“He’s the greatest athlete of the 20th century,” Ken Burns tells CNN. “I’d be happy to sit on a barstool and argue that he’s the greatest athlete of all time — period, full stop. That’s Muhammed Ali, the legend.
“His life and his professional life intersected with all the main issues of the second half of the 20th century, that has to do obviously with sport and the role of sports in society and also race and politics and faith and Islam and war … He’s just the most compelling figure in all of sports.”
“All of human life is complicated and contradictory and sometimes controversial, but there’s a majesty to this particular life, and I don’t think I’ve met an American as filled with the kind of spirit and sense of purpose as (Ali),” says Burns.
Walking through Ali’s life is a well-trodden path for boxing fans, but by dint of the volume of material Burns had to hand there are still some surprises. Here’s some lesser-known Ali trivia from the series.
Ali’s fear of flying was so extreme he once wore a parachute.
When a young Cassius Clay traveled from Louisville to San Francisco for Olympic trials, so scared of flying was the amateur boxer that he bought a military parachute and wore it on the flight. When he won the competition, he pawned one of his prizes, a watch, to pay for a train ticket home instead.
Fighting Henry Cooper in the UK in June 1963, then-Clay famously took a huge left hook seconds before the end of the fourth round. The bell arrived just in time for the American, whose corner did everything they could to wake him up for the next round. That meant smelling salts wafted under his nose and ice cubes down his shorts. It worked — he came back swinging and won in the fifth when the referee decided Cooper was too badly cut and bloodied to continue.
Before their bitter rivalry, Ali and Joe Frazier first met as friends
A young Frazier was 14-0 when he walked into an Ali training session and introduced himself. Ali said he’d fight the up and comer in two years if he kept on doing what he was doing and sent Frazier off with an autographed photo. It took longer than that, but by March 1971 the two undefeated boxers finally met.
Racists once sent Ali a decapitated dog in the mail.
Ali’s legal dispute over his refusal to fight in the Vietnam War is well raked over in Burns’ documentary, including the horrific racist vitriol the boxer faced as a result. Convicted for draft evasion in 1967 and stripped of his boxing license and title, Ali was forced into the boxing hinterlands in his prime years.
Ahead of his 1970 comeback fight against Jerry Quarry in Atlanta he was sent a box with a decapitated black dog inside and a note that read, “We know how to handle black draft-dodging dogs in Georgia.” Ali’s status as a conscientious objector would ultimately be vindicated when the Supreme Court unanimously overturned the conviction 8-0 in 1971.
When Frazier won “The Fight of the Century” on March 8, 1971, Ali fans were distraught. The fight had been broadcast around the world and audiences were riveted by the $5 million fight. Hunter S. Thompson described the result as “a very painful experience in every way,” and Libyan president Gaddafi declared a day of mourning, reports Burns.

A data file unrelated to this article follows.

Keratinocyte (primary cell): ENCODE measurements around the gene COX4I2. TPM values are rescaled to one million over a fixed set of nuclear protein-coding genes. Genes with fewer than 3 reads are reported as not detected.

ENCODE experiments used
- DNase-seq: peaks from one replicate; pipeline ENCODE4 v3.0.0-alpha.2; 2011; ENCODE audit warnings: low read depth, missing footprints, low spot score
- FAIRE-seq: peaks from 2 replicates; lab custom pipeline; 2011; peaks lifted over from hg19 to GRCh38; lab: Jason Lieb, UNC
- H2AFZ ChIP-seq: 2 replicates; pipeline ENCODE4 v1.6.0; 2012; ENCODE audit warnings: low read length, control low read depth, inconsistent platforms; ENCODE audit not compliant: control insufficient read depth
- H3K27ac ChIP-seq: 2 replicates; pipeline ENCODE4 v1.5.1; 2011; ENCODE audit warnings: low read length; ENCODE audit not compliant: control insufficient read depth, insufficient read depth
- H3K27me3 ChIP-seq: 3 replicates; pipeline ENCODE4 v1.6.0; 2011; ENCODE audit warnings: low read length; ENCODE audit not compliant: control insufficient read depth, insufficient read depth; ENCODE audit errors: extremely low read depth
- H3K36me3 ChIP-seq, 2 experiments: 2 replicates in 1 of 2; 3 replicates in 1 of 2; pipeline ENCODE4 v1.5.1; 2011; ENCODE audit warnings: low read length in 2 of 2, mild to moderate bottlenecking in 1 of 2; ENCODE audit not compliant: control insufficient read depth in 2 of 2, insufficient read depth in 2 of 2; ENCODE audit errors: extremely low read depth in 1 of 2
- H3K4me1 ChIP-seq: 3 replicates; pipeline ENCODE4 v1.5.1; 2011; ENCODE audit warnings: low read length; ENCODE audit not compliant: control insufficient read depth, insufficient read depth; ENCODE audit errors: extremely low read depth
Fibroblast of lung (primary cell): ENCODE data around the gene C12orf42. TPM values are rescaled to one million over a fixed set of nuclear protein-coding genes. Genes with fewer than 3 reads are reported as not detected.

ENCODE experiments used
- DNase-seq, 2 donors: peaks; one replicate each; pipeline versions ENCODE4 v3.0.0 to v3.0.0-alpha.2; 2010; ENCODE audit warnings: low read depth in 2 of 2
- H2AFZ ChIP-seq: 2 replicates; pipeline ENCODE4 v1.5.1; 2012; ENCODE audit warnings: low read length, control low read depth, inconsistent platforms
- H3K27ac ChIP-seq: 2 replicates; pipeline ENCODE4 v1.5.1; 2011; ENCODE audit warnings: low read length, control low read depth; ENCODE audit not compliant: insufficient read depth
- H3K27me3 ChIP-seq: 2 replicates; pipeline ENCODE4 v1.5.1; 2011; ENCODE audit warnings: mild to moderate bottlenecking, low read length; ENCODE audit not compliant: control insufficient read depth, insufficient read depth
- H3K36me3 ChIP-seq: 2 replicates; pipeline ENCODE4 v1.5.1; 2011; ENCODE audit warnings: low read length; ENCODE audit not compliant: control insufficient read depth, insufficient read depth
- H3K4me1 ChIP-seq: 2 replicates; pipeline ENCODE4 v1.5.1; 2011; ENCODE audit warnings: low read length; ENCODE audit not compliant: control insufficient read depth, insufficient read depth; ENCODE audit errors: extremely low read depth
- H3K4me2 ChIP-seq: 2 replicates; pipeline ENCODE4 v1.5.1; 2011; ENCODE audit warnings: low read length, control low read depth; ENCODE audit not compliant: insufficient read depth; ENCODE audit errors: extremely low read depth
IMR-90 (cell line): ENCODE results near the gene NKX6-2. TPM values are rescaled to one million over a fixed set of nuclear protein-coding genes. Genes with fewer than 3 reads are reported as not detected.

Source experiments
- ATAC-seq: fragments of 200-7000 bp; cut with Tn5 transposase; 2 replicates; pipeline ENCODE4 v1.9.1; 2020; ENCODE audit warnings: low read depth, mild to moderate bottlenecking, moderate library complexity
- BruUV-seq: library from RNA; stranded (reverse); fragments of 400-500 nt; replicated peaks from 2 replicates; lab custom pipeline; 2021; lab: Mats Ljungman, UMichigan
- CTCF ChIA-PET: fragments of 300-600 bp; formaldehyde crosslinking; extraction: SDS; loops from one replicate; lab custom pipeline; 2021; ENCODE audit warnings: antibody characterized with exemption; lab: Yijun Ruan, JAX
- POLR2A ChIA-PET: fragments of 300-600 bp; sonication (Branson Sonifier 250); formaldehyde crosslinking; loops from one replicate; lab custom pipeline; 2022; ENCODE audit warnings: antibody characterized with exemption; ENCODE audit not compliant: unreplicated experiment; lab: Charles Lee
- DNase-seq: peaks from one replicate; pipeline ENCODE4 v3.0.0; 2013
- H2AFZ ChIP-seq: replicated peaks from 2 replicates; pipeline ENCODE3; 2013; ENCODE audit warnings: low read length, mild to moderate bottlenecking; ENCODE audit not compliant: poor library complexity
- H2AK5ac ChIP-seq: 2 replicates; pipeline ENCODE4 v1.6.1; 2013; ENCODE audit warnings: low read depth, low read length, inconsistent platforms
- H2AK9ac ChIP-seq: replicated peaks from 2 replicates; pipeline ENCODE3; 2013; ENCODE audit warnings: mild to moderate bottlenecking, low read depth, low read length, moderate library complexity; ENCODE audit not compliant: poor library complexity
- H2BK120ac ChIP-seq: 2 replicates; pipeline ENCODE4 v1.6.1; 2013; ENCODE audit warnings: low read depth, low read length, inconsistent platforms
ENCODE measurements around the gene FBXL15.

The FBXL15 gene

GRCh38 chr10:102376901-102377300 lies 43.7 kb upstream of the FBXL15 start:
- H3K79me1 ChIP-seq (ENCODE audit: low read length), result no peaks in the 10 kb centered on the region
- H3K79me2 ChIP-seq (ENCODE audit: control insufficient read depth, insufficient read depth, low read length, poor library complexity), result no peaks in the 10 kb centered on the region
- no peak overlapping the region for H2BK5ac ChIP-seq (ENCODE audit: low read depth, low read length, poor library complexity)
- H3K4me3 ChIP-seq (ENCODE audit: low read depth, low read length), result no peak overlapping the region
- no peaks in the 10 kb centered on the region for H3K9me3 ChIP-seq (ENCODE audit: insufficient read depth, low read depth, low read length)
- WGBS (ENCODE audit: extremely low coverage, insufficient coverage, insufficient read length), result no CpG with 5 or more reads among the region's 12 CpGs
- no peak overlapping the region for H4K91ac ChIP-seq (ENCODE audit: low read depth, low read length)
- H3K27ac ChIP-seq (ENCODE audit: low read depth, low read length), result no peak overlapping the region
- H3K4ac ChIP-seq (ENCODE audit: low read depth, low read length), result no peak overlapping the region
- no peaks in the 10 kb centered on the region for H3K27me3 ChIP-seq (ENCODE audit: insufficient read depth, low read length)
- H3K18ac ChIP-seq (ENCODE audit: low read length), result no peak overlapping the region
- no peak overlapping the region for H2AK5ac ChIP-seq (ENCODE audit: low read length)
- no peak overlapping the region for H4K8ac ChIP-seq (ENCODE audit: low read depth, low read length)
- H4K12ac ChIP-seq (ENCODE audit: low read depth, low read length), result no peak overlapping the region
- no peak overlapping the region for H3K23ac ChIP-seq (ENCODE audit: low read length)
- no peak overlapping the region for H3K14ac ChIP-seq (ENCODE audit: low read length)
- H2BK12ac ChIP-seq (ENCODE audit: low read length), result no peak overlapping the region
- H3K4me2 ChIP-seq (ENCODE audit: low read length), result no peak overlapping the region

Gaddafi would later decide the sport was too violent and ban it in Libya.
Ali was once gifted a boxing robe from Elvis Presley.
And it was pure 70s Elvis. Ali wore the robe for his March 1973 fight against six-foot three-inch former marine Ken Norton. White and covered in jewels and with blue lettering on the back reading “People’s Choice,” the gift did not prove a good luck charm, with Norton inflicting Ali’s second professional loss.
Zaire’s Mobutu Sese Seko confiscated George Foreman’s passport in the lead up to “The Rumble in the Jungle.”
After spending all that money financing “The Rumble in the Jungle,” the 1974 mega-fight between Ali and Foreman in Zaire (today, the Democratic Republic of Congo), Zaire’s leader, Mobutu, wasn’t going to let anything stop it. Ali and Foreman both trained in Zaire in separate camps ahead of the fight. When Foreman was cut above the right eye in a sparring session, his doctor said it would take weeks to heal and called for a postponement. The boxer wanted to fly to France or Belgium for a second opinion, but Mobutu said no — he’d reportedly confiscated his passport. The fight was postponed by just over a month and both boxers stayed put.
By the end of his career, Ali was dying his hair.
Even the most casual boxing fans know Ali kept boxing for too long, his body needlessly taking punishment long after his reputation as The Greatest was assured. But by 1980, when a 38-year-old Ali got in the ring with Larry Holmes, he was showing his age and dying his hair black to conceal the gray. It didn’t roll back the years — Ali was pummeled by Holmes. “It was like watching a friend get run over by a truck,” sportswriter Dave Kindred tells Burns.
He was a dab hand at magic.
Ali met Fidel Castro in 1996, by which point the former champion was largely unable to speak due to the onset of Parkinson’s disease. He was still an entertainer however, and so performed magic tricks for the Cuban leader.
But, believing it went against Islam to deceive, Ali showed Castro exactly how he’d done them straight after.
Ali originally declined to light the Olympic flame at Atlanta ’96.
By the mid-90s Ali had taken a step back from the limelight, although he frequently traveled for humanitarian work. When the Atlanta Games asked him in secret if he’d light the Olympic flame, he said no at first, citing the frailties that came with his advancing Parkinson’s diagnosis. But his friend, photographer and biographer Howard Bingham, convinced him to, saying, “the world is saying thank you for all you’ve done over your life. There will be a billion people watching.” Ali’s surprise appearance remains one of the defining images of any Olympic Games.